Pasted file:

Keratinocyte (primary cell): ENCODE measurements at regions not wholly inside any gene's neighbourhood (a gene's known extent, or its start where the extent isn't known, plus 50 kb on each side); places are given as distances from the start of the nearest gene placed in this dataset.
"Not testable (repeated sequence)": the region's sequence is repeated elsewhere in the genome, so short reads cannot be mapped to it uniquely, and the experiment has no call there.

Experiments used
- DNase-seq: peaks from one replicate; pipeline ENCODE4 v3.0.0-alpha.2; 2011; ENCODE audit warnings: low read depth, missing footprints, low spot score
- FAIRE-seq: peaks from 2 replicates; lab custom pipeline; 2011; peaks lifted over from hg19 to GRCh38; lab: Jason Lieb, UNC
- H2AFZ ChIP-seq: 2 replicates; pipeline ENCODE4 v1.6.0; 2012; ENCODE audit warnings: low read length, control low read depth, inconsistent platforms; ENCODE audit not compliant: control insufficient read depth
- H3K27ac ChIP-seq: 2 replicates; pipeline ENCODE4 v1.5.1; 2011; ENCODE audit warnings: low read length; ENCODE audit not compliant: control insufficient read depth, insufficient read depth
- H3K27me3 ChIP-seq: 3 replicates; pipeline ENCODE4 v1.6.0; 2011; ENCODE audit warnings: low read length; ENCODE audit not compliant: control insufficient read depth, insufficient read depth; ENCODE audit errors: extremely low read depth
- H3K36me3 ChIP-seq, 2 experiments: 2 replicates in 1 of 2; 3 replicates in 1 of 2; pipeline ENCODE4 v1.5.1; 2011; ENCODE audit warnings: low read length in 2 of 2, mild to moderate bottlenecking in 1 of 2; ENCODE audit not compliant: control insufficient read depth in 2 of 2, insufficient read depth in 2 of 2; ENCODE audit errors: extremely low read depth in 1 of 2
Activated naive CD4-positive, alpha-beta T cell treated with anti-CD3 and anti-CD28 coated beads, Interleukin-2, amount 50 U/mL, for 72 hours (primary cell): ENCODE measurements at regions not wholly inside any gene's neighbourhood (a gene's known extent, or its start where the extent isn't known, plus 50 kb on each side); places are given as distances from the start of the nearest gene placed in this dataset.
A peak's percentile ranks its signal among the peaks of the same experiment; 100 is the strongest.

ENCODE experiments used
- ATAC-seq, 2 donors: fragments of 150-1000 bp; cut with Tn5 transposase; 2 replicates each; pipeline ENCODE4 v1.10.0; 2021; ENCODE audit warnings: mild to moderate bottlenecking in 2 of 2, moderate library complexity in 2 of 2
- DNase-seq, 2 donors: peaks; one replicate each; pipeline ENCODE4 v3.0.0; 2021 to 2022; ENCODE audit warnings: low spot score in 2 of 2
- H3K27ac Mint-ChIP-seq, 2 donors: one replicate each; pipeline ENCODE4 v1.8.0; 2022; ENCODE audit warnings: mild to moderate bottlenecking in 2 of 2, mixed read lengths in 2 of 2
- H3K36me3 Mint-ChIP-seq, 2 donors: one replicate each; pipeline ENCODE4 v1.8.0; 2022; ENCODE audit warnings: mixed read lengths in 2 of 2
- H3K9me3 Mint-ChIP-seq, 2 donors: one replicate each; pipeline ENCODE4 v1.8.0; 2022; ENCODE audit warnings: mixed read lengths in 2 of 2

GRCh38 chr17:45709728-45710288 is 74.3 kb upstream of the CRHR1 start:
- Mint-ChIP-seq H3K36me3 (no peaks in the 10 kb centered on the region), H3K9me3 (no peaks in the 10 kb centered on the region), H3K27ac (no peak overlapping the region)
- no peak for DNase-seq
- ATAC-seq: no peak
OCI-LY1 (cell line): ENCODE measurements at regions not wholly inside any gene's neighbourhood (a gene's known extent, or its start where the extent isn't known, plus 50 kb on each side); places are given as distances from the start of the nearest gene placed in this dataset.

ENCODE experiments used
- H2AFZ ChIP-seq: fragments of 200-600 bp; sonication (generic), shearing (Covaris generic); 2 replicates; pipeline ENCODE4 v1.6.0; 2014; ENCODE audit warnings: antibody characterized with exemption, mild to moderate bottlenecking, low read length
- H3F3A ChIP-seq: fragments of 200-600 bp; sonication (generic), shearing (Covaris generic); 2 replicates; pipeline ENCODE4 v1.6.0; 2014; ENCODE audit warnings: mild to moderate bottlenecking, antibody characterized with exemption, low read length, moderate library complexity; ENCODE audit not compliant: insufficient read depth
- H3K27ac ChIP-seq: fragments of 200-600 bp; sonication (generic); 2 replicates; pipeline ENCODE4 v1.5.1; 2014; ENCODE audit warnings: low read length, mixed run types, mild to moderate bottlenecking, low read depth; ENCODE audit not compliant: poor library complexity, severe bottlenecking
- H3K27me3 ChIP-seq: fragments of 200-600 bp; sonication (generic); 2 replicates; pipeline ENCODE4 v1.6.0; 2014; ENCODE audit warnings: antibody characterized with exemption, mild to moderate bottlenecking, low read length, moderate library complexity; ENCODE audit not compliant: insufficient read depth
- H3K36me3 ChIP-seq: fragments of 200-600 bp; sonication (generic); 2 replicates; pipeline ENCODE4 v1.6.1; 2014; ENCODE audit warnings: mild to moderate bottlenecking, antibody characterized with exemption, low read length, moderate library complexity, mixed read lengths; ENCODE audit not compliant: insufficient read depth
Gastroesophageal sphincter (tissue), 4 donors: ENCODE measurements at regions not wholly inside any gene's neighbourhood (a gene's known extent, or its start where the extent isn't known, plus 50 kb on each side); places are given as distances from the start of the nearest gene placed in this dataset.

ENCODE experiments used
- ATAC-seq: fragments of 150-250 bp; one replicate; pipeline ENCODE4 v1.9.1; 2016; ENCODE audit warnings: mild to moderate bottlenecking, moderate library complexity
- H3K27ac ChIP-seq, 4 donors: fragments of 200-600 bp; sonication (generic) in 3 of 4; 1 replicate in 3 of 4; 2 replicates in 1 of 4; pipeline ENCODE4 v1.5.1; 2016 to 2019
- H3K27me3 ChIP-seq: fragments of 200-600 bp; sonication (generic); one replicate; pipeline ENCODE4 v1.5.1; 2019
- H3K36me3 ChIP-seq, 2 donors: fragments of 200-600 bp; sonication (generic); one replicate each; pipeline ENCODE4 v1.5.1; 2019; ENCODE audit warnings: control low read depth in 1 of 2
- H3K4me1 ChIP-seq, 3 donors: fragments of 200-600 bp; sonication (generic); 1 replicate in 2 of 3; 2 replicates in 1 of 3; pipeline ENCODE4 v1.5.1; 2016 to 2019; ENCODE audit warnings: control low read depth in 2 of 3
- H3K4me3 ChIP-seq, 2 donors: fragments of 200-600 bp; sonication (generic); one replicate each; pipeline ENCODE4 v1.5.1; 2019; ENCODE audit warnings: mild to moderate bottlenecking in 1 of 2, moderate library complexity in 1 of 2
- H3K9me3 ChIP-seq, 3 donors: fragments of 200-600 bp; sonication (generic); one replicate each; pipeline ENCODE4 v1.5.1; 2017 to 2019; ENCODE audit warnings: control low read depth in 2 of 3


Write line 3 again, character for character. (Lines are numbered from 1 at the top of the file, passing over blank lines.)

Experiments used